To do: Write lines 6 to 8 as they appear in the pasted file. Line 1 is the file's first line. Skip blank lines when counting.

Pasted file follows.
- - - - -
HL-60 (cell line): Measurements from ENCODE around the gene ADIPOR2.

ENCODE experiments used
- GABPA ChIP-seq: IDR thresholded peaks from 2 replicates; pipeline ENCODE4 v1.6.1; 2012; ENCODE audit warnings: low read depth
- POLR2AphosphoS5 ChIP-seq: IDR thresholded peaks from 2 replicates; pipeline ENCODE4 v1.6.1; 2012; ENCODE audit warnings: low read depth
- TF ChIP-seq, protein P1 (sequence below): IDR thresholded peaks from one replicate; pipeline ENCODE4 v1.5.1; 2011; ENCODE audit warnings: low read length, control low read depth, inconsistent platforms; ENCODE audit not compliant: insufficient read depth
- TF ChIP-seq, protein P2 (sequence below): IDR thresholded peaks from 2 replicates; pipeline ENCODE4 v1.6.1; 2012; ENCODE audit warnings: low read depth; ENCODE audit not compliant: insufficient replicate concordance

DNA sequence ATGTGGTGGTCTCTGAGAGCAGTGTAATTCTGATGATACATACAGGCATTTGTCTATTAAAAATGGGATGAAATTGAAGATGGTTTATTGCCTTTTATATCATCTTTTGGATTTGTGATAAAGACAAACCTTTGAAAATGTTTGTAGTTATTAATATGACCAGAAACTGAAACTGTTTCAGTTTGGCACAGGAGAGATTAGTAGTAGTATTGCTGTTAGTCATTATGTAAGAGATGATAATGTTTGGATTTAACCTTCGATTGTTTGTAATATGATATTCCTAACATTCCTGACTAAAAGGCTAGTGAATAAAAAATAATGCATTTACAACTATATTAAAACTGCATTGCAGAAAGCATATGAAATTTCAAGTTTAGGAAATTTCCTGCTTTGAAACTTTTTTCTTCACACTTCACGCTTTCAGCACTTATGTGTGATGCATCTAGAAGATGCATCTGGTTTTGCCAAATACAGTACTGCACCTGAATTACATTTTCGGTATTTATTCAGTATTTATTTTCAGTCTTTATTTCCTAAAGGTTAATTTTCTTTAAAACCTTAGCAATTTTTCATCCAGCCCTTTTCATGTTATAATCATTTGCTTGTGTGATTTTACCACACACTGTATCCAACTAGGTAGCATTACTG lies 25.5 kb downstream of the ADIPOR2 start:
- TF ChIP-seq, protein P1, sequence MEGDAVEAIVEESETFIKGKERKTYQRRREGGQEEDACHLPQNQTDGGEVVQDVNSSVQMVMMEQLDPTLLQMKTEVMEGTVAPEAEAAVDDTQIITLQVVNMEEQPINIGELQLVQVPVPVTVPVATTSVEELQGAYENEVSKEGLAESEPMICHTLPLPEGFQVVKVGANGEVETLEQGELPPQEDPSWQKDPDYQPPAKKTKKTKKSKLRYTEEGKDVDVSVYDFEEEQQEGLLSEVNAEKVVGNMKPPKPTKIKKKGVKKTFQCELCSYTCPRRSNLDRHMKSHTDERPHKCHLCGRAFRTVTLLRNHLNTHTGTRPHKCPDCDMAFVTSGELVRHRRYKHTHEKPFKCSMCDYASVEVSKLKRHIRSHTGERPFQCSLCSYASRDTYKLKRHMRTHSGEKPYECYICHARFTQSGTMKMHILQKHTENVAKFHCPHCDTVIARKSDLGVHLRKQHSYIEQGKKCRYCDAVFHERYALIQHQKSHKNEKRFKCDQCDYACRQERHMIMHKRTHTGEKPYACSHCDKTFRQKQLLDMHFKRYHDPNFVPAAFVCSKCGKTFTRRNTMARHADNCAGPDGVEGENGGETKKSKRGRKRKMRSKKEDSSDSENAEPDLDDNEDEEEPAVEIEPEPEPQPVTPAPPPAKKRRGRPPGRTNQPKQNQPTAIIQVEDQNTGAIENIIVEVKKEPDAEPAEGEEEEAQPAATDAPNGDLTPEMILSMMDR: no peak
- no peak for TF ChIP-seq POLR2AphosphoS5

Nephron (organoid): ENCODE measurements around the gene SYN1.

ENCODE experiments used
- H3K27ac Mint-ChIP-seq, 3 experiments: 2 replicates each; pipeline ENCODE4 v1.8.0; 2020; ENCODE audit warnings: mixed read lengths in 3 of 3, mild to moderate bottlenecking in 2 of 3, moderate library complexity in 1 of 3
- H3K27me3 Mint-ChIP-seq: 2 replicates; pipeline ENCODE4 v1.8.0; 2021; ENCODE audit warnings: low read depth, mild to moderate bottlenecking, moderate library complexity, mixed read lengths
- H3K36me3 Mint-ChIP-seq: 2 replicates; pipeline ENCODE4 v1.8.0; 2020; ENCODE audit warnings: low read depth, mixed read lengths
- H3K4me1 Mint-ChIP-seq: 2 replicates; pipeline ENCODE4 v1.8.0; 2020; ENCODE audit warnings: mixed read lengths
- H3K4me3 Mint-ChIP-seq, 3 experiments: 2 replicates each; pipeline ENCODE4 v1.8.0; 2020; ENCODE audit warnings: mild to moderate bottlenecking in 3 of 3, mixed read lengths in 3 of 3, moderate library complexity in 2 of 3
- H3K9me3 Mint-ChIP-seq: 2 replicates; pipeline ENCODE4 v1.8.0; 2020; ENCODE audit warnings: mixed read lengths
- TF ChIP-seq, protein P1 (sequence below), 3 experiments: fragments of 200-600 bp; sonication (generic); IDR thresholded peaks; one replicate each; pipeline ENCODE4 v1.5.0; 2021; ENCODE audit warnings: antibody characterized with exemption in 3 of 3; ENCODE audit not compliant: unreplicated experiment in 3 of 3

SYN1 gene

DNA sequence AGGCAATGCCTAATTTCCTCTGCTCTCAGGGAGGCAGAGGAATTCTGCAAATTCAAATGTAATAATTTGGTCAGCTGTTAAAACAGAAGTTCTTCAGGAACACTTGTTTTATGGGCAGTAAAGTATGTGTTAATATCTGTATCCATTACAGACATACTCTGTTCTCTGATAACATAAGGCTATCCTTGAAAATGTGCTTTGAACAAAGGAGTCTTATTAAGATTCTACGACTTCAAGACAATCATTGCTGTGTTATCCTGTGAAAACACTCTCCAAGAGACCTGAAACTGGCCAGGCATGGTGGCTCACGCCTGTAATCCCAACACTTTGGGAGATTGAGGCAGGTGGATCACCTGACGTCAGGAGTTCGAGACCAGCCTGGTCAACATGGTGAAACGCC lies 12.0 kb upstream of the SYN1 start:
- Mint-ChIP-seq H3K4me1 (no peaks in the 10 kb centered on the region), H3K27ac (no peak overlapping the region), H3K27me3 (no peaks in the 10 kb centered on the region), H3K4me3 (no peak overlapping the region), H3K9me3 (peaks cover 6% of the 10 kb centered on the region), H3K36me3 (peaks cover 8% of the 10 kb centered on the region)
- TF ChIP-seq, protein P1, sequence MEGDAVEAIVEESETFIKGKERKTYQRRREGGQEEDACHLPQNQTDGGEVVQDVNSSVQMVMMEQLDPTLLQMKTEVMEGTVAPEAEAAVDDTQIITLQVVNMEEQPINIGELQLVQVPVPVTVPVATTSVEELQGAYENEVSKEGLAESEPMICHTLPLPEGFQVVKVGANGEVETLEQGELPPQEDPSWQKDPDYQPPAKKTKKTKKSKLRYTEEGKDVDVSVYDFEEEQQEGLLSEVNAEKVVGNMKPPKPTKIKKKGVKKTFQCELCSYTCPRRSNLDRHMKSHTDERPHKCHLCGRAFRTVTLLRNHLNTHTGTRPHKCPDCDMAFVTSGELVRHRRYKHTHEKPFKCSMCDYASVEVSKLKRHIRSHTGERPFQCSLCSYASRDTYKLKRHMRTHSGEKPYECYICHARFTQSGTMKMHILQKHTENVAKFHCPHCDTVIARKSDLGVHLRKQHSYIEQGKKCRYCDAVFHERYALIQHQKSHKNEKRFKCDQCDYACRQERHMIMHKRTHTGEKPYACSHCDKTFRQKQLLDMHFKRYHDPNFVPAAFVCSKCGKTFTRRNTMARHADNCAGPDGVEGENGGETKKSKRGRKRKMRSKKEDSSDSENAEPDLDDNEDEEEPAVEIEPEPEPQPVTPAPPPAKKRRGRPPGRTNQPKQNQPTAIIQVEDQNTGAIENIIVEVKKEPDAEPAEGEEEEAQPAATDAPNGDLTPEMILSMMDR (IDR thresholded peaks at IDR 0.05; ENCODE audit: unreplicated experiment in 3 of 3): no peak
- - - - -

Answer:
- TF ChIP-seq, protein P2 (sequence below): IDR thresholded peaks from 2 replicates; pipeline ENCODE4 v1.6.1; 2012; ENCODE audit warnings: low read depth; ENCODE audit not compliant: insufficient replicate concordance

DNA sequence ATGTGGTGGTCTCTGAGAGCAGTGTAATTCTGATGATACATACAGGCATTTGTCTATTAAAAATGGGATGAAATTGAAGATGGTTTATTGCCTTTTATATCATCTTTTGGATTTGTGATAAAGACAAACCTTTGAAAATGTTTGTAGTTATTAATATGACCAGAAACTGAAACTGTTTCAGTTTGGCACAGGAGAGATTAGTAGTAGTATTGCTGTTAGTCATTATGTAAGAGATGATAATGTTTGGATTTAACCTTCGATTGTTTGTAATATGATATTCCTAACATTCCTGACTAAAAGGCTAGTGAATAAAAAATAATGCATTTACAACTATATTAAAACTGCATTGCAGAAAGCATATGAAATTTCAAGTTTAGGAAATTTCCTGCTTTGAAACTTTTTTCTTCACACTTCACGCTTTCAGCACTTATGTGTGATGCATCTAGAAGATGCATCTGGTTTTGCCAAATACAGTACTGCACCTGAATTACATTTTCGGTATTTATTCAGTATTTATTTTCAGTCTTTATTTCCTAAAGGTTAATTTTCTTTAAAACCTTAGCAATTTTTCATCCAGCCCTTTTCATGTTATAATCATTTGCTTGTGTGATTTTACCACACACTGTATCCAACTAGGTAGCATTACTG lies 25.5 kb downstream of the ADIPOR2 start:
- TF ChIP-seq, protein P1, sequence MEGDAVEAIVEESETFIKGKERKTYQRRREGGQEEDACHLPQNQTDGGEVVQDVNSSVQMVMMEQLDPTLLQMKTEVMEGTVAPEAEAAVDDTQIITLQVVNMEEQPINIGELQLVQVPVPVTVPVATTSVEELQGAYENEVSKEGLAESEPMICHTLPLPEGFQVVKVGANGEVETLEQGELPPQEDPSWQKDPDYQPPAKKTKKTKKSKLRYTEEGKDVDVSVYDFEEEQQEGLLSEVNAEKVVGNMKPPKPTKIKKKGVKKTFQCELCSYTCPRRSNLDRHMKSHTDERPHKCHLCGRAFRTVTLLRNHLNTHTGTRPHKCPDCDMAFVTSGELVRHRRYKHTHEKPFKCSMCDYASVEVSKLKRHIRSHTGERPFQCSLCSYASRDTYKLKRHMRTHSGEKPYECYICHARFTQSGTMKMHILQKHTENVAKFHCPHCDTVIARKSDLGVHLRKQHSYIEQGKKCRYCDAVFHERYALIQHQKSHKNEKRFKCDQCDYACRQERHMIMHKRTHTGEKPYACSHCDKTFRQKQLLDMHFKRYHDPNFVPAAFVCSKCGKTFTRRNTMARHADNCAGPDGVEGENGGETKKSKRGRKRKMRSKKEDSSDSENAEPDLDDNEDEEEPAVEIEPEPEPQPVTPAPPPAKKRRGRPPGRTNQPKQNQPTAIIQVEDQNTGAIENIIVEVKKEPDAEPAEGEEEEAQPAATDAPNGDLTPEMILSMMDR: no peak